Throughout No. 6 Louisville’s 87-78 come-from-way-behind victory at Memphis on Saturday, fans booed the Big East officiating crew because it was the easiest target. But the guys in Tigers uniforms and the staff guiding them deserved that condemnation too.
Josh Pastner is now 0-11 against ranked teams. That’s still the story, folks.
I admit that the foul discrepancy (33 for Memphis, 20 for Louisville) -- just like some of the offensive foul calls -- was questionable. I am not sure how the Tigers shot 20 free throws and the Cardinals took 46.
The refs alone, however, did not cost the Tigers this game. Memphis’ minds did.
Another meltdown for the Memphis Letdown.
Memphis led by 16 points (25-9) in the first half but refused to get out of its own way. Late in the second half, it hit the repeat button as another undoing ensued.
It led UTEP 19-6 in 2011-12 but lost by two. It was ahead 16-4 against Southern Miss last season but lost by three.
The most costly collapse, prior to Saturday’s mess, came against Saint Louis in the NCAA tournament in Columbus, Ohio, last March. I watched that one from press row. Midway through the second half, Memphis led by an eight-point margin that few trusted. The Tigers lost by seven.
Memphis on Saturday was in control again -- its 87th matchup against the rival Cardinals -- and then, the thrill was gone.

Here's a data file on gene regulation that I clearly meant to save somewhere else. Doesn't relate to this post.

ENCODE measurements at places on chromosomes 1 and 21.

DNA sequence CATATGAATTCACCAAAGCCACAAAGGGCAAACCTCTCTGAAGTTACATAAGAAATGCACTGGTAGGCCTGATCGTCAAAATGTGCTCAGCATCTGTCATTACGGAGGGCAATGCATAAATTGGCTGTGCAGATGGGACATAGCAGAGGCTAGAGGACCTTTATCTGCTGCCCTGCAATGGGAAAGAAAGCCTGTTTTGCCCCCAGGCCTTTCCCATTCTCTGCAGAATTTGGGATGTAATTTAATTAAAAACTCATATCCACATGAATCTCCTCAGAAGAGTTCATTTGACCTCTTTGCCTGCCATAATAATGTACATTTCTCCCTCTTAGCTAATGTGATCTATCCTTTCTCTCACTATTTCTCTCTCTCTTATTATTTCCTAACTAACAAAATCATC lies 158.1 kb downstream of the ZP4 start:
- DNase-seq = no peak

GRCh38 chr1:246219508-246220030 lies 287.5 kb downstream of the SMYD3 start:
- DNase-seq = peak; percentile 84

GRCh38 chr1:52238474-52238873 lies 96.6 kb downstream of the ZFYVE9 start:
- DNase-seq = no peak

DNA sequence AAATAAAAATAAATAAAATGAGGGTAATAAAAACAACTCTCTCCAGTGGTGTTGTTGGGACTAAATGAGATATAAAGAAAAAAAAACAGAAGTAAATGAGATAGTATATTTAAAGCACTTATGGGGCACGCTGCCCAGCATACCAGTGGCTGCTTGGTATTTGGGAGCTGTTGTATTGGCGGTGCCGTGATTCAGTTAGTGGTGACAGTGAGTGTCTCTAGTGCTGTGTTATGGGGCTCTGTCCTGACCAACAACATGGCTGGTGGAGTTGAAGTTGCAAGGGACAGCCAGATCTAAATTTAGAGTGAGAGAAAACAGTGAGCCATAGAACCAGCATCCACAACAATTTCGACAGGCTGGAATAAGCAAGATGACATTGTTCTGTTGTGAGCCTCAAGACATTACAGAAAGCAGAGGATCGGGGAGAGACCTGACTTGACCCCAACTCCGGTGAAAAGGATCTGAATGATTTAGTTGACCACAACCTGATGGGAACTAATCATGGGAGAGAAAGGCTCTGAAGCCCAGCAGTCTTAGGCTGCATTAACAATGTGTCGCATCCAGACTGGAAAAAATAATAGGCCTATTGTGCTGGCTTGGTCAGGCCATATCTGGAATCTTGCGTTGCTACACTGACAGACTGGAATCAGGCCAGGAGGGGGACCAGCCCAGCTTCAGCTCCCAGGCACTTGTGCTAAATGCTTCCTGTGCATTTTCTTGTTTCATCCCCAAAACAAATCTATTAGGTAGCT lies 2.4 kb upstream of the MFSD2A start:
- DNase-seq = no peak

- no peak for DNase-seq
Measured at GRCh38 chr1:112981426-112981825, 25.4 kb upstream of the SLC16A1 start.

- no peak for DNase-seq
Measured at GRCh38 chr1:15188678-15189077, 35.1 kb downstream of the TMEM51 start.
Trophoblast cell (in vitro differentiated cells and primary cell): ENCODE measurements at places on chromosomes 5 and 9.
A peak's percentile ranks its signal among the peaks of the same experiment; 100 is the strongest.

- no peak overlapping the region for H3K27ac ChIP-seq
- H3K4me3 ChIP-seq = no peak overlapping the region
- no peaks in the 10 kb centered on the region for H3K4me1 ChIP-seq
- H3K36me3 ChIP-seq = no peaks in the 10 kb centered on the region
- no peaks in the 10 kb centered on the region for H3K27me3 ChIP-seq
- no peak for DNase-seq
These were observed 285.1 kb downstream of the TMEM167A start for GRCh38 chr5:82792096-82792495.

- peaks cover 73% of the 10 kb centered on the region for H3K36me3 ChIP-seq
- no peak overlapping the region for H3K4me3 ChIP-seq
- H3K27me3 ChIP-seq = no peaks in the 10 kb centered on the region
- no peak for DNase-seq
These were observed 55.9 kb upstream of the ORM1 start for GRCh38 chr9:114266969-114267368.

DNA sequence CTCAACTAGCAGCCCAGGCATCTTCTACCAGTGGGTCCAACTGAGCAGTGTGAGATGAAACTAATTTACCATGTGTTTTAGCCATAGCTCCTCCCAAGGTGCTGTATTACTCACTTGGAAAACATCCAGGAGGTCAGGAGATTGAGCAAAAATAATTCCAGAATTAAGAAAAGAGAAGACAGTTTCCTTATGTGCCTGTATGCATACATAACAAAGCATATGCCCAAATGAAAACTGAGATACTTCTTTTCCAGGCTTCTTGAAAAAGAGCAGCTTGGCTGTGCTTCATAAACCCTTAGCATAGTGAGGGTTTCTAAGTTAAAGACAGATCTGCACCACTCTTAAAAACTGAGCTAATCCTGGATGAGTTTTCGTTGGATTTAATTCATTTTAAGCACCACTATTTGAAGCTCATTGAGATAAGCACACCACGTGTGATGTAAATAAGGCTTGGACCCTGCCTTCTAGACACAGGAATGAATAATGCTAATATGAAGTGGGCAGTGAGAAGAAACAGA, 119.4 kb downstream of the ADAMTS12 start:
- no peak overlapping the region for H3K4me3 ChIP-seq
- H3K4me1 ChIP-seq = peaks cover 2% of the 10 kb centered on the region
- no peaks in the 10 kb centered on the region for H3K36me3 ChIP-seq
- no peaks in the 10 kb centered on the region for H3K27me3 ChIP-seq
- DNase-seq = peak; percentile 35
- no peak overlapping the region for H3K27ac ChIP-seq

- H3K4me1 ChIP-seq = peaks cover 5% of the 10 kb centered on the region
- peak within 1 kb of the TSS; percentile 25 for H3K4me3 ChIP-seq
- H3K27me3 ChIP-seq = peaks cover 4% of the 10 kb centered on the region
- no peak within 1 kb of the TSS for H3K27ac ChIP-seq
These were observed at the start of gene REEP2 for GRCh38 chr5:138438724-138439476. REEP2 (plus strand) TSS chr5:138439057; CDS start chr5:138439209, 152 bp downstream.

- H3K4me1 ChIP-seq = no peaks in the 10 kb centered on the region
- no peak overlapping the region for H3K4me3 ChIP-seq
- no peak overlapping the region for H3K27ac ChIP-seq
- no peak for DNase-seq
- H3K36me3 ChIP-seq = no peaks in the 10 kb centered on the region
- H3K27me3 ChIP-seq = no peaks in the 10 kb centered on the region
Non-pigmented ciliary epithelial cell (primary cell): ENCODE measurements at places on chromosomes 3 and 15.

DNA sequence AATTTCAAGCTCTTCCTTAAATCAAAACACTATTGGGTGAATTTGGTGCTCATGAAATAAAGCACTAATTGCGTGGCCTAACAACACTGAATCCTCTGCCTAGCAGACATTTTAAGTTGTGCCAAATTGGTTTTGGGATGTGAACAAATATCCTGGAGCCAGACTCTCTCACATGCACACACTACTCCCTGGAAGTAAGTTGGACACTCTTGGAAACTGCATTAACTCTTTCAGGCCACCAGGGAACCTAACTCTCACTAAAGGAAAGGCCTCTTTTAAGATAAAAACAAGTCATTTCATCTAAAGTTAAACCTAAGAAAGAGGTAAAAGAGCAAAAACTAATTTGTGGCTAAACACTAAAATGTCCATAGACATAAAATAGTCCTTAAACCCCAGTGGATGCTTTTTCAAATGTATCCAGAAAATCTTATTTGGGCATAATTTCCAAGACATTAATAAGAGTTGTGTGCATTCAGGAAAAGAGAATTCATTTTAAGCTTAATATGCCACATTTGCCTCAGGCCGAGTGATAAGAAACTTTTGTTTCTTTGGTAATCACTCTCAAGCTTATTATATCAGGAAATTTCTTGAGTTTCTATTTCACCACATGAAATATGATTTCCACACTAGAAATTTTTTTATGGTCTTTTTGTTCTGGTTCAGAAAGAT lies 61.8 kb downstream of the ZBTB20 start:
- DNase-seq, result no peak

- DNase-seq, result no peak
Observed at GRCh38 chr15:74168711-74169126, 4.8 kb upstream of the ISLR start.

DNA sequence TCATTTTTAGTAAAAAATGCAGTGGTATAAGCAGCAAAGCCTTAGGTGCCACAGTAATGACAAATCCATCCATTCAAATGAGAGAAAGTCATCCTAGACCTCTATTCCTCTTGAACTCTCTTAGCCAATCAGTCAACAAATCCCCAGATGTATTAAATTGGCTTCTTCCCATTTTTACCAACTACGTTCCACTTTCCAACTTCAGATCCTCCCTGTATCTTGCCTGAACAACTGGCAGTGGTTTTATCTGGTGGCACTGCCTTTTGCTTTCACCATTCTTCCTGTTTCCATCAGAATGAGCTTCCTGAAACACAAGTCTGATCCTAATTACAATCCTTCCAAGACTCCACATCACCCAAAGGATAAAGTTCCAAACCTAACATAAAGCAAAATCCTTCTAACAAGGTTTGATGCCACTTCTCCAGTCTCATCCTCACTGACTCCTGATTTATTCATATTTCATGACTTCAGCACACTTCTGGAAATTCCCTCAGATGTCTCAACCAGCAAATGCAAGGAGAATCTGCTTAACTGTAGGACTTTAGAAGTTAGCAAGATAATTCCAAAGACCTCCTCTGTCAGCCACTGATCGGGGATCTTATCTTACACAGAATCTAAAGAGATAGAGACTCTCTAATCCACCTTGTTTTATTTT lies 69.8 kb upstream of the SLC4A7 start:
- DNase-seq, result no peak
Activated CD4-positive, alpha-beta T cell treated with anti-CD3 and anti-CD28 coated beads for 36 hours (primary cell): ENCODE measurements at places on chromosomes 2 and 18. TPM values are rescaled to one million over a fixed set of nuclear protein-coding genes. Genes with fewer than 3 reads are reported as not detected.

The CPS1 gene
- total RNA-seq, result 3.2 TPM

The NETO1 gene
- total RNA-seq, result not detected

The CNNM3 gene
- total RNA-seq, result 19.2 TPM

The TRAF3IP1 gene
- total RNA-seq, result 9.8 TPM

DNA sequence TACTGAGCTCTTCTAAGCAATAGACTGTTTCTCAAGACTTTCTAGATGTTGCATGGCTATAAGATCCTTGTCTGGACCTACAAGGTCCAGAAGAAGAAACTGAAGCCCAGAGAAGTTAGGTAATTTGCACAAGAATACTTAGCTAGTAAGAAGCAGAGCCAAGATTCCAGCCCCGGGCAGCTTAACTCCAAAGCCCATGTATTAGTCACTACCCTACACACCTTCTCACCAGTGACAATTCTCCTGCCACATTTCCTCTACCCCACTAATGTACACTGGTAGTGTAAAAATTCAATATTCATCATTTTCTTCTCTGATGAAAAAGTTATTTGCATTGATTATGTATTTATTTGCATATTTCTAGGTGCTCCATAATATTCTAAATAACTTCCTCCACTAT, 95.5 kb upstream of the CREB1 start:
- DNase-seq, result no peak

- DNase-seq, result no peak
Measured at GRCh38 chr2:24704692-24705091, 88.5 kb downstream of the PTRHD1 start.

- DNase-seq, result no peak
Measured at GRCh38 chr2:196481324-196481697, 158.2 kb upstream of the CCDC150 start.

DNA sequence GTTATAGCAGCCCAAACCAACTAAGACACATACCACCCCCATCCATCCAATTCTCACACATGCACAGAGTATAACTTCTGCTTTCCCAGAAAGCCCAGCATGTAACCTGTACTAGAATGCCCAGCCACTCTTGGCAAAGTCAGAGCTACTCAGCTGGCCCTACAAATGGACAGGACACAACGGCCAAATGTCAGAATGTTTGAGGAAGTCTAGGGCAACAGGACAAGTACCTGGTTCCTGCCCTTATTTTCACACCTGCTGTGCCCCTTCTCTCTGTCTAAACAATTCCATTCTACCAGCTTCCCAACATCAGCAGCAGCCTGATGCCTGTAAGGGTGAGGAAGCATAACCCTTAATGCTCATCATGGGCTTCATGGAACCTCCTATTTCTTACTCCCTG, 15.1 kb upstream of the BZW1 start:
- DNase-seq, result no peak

It committed 24 turnovers, a ridiculous number for any team at any level.
The Cardinals get credit for most of those takeaways, but Memphis was culpable, including a blown fast break, the result of a bad pass to a streaking Joe Jackson, and Shaq Goodwin's bounce-pass fumbled by Tarik Black under the basket.
The Tigers also relented on defense. They pressured Louisville early, but as the Cardinals toughened up, their opponent unraveled after halftime. The Cardinals shot 13-for-26 in the second half.
"We started to see by their body language that they were breaking down defensively," said Peyton Siva, who finished with 19 points (5-for-10) and seven assists.
Louisville played without an injured Gorgui Dieng. Russ Smith (3-for-11) wasn’t himself after injuring his ankle late in the first half. Louisville recorded eight field goals before halftime. Did I mention that the team was down by 16 points on the road?
Yet the Cardinals -- perhaps America’s best squad when considering they lost to presumptive No. 1 Duke without Dieng -- were resilient and suffocating in another impressive effort without their full rotation. The Cardinals are No. 1 in defensive efficiency, per Ken Pomeroy.
Rick Pitino is a genius. Pastner is still a mystery.
The Memphis coach has managed to land some of the nation’s best recruiting classes. He has dominated Conference USA, but in the big games, he has failed. That’s the ultimate measuring stick for coaches who control programs that pluck elite talent from the prep circuit like shoppers in the fruit section.
His personality, professional accomplishments and charitable work mean little in this conversation. You either win at this level or you don’t. And the Tigers haven’t won enough meaningful games under Pastner.
Why has Memphis, a team stocked with top-level athletes each year, struggled so often on the big stage? It doesn’t make sense.
The Tigers were at home. They were up. They were rolling. Then they weren’t.
But Louisville seemed oblivious to the opposition’s drama.
“It was tough, but we’ve been there before,” Siva said.
If you’re a Memphis fan, you probably feel the same way.